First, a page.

This is a paraphrase of the reaction that bounced around certain tech blogs, articles, and forums after Apple announced in October that OSX Mavericks would be free to download for existing Mac users. The lie was perhaps most directly stated by Wired in their reverent article “Apple Just Ended the Era of Paid Operating Systems.” Wired and other news outlets correctly predicted that Apple’s actions would impact and win favor with a lot of users. The problem is, almost every aspect (down to almost every individual word) of their specific claims regarding future implications was wrong. The breakdown:
1. Mavericks isn’t free
The word “free” has very specific connotations in the software community. The exact definitions have been worked out over years by developers who recognized the need for specific terminology to describe the complex topic of software licensing. While members of the consuming public aren’t expected to know or care about obscure technical definitions of common English words, tech journalists should. Casually throwing around technical terms with inaccurate context amounts to journalistic laziness.
“Free software” refers to products that users can share, modify, or redistribute. (The GNU project – a major player in the free software community – likes to compare the word “free” here to the phrase “free speech;” for a more detailed treatise on the subject, gnu.org has a thorough “Philosophy” section.) To a programmer or developer, “freedom” is a concept related to restrictions (or lack thereof) on how the consumer can use software, not a statement about price. Free software may even have a price tag, which tends to be an unhappy revelation for consumers. Close analysis reveals that the political use of the word “free” is more important than the economic use, as companies usually find it pointless to charge for software products if end users already have the right to make and distribute their own copies. The continual creation of new or modified copies of free software creates competition, which drives the economic price down to practically zero.
Needless to say, Apple has not adopted this model for OSX Mavericks. The license for home users is actually quite limiting, granting the recipient permission “to download, install, use and run for personal, non-commercial use, one (1) copy of the Apple Software directly on each Apple-branded computer running OS X Mountain Lion, OS X Lion or OS X Snow Leopard (“Mac Computer”) that you own or control.” In order to download Mavericks, the user must agree to bind themselves to a specific use of the software on terms that Apple dictates. This goes against the fundamental principles of software freedom, regardless of monetary cost.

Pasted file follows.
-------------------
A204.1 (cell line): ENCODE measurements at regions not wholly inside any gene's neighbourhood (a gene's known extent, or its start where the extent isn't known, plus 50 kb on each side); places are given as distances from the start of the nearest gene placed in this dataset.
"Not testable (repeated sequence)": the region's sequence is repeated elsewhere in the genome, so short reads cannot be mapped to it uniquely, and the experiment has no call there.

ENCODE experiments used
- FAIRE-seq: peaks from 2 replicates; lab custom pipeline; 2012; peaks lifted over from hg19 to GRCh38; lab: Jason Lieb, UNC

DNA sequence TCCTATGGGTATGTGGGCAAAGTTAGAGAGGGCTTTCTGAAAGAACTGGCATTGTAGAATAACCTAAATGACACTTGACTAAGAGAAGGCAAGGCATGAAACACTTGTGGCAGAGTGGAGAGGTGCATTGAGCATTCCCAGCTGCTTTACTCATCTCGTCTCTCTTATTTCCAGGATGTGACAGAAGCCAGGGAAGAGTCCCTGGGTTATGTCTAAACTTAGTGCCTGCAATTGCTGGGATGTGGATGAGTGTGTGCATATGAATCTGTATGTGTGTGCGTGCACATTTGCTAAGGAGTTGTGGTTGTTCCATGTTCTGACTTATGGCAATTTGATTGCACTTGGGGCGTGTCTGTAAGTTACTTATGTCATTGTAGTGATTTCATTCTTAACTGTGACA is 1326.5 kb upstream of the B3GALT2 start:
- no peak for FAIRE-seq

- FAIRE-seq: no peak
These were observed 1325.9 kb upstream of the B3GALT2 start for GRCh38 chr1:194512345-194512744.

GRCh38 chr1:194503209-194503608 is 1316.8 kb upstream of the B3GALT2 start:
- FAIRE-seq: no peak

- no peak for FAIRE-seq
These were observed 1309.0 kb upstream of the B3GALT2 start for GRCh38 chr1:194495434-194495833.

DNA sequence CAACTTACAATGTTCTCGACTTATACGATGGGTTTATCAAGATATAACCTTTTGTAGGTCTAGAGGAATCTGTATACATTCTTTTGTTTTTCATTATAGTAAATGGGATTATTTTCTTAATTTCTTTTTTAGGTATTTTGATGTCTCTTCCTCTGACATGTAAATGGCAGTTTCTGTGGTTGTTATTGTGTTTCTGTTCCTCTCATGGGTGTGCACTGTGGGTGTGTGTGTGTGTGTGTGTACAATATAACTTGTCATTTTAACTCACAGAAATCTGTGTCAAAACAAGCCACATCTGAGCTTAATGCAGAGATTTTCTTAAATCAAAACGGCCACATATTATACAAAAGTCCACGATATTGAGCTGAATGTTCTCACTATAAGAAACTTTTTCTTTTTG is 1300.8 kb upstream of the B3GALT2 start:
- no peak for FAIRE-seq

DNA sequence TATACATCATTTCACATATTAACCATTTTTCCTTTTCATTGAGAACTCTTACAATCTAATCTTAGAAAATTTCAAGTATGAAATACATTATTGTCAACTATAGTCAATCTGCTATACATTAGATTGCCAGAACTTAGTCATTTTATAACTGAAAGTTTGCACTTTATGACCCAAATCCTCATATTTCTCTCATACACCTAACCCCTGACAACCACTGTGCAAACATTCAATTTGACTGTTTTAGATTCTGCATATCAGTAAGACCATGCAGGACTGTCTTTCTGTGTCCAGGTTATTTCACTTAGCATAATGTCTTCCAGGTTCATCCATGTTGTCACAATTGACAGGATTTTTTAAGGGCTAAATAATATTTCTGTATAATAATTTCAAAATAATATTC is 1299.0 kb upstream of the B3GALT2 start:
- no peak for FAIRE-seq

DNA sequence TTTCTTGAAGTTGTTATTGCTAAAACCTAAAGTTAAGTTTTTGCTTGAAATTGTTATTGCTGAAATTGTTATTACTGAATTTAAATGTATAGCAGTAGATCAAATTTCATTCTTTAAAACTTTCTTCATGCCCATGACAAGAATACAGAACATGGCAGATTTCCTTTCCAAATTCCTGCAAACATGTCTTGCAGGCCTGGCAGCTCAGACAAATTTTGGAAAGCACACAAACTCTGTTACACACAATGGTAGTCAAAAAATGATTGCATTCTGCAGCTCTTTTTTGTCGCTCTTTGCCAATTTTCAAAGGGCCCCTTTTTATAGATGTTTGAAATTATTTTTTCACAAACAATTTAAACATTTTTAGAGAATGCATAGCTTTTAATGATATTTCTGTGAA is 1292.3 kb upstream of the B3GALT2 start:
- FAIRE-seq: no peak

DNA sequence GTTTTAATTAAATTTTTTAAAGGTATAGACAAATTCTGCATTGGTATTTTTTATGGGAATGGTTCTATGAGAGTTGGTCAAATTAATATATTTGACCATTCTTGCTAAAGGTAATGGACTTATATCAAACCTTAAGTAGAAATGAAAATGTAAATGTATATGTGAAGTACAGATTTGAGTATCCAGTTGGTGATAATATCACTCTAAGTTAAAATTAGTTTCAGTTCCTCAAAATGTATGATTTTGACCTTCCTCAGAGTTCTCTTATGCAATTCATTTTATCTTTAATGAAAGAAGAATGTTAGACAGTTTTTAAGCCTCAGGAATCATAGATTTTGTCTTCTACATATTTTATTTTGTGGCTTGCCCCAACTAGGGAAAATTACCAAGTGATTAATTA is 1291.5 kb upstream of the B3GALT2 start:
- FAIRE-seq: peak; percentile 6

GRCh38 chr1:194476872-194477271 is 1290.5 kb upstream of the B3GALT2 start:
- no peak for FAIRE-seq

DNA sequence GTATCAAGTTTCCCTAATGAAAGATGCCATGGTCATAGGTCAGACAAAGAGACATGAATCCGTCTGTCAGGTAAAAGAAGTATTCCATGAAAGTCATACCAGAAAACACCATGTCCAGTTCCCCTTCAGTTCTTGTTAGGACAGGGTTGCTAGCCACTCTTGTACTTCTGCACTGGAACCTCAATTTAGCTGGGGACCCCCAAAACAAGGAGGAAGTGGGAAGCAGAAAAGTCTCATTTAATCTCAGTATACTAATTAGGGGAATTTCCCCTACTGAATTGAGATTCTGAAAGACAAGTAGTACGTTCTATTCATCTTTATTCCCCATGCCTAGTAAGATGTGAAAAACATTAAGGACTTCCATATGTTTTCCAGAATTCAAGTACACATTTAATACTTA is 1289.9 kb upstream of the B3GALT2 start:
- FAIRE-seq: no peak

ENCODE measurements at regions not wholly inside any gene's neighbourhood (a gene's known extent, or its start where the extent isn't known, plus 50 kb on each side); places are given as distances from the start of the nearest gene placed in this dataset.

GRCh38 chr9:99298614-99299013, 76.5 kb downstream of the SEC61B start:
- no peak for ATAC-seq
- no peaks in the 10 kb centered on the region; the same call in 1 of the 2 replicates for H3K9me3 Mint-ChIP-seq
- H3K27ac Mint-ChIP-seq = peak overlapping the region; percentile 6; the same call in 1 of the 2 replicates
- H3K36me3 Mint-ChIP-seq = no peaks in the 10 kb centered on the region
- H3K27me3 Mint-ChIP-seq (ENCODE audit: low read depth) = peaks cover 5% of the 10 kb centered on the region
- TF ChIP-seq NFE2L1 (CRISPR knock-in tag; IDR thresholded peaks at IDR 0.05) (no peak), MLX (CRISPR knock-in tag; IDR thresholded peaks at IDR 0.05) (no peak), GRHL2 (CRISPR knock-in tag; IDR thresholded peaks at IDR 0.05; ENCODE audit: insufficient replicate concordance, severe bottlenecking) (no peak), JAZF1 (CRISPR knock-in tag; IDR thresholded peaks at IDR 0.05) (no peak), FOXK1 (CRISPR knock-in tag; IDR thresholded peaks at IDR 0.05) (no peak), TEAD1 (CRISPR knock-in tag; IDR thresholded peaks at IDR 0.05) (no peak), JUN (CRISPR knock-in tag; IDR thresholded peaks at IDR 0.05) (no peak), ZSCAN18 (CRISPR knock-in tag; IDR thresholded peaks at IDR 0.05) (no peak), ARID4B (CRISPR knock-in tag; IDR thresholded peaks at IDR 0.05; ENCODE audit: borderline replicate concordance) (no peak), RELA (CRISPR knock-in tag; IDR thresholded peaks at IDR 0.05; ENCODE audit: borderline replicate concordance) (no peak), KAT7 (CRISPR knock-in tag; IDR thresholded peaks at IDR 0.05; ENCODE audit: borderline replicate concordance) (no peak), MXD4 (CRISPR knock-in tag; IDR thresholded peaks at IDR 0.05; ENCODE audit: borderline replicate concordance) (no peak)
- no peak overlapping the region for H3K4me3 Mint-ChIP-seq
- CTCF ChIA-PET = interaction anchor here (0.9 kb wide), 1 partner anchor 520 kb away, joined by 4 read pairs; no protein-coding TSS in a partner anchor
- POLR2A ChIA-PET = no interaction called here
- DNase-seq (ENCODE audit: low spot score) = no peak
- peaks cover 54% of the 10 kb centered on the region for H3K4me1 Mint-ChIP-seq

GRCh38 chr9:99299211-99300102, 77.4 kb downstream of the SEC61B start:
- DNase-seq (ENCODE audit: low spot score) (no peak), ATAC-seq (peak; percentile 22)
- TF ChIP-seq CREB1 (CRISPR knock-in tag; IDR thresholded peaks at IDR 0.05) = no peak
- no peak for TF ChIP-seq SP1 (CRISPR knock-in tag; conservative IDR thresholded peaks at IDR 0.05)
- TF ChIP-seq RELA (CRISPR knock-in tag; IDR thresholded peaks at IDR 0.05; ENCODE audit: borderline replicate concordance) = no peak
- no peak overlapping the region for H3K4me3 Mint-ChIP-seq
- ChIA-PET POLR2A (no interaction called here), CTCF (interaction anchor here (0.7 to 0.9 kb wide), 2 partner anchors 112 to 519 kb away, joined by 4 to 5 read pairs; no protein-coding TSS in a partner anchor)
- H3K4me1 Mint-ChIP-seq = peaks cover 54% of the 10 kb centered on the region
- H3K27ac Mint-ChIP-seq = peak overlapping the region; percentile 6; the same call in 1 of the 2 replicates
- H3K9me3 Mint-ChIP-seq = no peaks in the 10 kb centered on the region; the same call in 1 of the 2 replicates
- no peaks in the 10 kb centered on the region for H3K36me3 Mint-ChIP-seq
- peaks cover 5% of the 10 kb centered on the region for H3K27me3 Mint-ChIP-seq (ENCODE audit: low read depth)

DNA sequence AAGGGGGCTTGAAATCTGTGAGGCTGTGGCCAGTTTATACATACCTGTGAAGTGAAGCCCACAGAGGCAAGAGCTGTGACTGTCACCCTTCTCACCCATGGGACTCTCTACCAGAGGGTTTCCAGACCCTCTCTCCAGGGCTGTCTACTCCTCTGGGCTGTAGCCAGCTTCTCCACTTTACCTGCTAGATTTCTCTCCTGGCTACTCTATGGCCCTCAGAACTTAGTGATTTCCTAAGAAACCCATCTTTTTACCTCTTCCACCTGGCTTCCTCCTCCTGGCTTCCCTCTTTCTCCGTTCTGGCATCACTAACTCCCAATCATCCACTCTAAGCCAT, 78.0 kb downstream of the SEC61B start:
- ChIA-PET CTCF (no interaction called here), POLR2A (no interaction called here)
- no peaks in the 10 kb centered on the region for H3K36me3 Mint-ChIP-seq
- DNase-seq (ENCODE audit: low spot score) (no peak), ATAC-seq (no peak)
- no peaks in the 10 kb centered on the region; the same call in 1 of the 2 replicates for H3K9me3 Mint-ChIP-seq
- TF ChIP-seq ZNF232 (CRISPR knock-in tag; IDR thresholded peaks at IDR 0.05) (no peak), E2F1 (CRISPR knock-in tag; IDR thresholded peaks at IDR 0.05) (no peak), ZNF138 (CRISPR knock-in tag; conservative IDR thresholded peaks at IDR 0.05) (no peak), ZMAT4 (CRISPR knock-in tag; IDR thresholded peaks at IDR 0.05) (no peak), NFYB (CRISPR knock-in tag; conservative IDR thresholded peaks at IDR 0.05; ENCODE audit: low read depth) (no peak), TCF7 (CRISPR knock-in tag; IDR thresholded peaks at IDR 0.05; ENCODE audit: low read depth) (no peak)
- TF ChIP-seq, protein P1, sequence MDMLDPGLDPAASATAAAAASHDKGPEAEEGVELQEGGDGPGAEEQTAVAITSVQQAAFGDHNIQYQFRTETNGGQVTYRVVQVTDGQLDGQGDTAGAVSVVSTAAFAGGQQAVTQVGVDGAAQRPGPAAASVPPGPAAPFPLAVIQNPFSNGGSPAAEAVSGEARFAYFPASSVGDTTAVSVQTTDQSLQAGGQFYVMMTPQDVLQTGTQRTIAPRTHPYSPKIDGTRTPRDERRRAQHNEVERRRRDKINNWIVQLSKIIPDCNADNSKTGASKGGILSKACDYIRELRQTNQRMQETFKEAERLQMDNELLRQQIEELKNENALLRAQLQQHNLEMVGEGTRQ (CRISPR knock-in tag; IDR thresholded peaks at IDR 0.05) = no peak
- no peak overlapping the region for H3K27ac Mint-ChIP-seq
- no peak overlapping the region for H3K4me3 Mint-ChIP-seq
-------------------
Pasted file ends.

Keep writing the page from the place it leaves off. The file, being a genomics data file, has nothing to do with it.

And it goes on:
2. Mavericks isn’t “free”
Even if one takes the traditional definition of “free,” Apple still doesn’t get off the hook. Mavericks requires that the user buy proprietary Apple hardware – hardware that already contains Mavericks, or an earlier version of OSX. Without a Mac, a Mavericks download is useless in the same way that “free refills” are useless if one doesn’t first pay to get a soda cup from the counter at McDonald’s. An Apple laptop generally costs more than a Windows counterpart, implying that the cost of an in-house operating system is rolled in there somewhere. OSX is a paid product that happens to come bundled with a computer; including a complementary upgrade to a newer version makes the bundle a slightly better value, but far from free.
3. There wasn’t an era and there isn’t one now
Apple is a highly visible tech company that at times has influenced the development of certain areas of computing. But it is easy to confuse situational influence with actual market importance. Apple still does not have plurality market share in the laptop or desktop market – for good or ill (definitely for ill, actually) that title belongs to Microsoft. Microsoft has been charging for operating systems for years, and Apple can’t change that. Unlike OSX, Windows can appear on a myriad of third-party devices. Without some sort of cost or licensing restrictions attached to the product, vendors would be able to install and distribute Windows without bringing Microsoft in on the deal. Unless proprietary Surface tablets or some kind of new MS-branded laptops take over, Redmond will keep on selling Windows, because it has to. The world leader in laptop and desktop operating systems was selling its products before 2013 and will continue to sell its products after 2013; no era shift occurred.
The reverse claim (that the era of paid operating systems ended) falls apart due to market share analysis as well. Insisting that Apple ended that era by acting from the minority reveals that one would consider an era defined by the fringes rather than the majority. If that is the case, then the era of the paid OS has been over for quite some time, as a suitable free operating system, namely, GNU/Linux, has been available as Windows competition for quite some time. Detractors argue that Linux market share is quite small, yet it still shares the minority with Apple. For the last decade, users always had the option of a truly free OS, ending the era by the terms established by Wired Magazine’s claims. Pegging an exact date on when this “era” ended would be difficult, but a contender would be the span of 2009-2010 – that’s when Ubuntu (the most mainstream and popular Linux distribution) began a massive overhaul of its user interface and installation procedure that brought it on par (if not past) the slickness of OSX and Windows. To say that Apple started a new epoch by merely adding the existing amount of minority-share non-paid operating systems is generous at best – and dishonest at worst.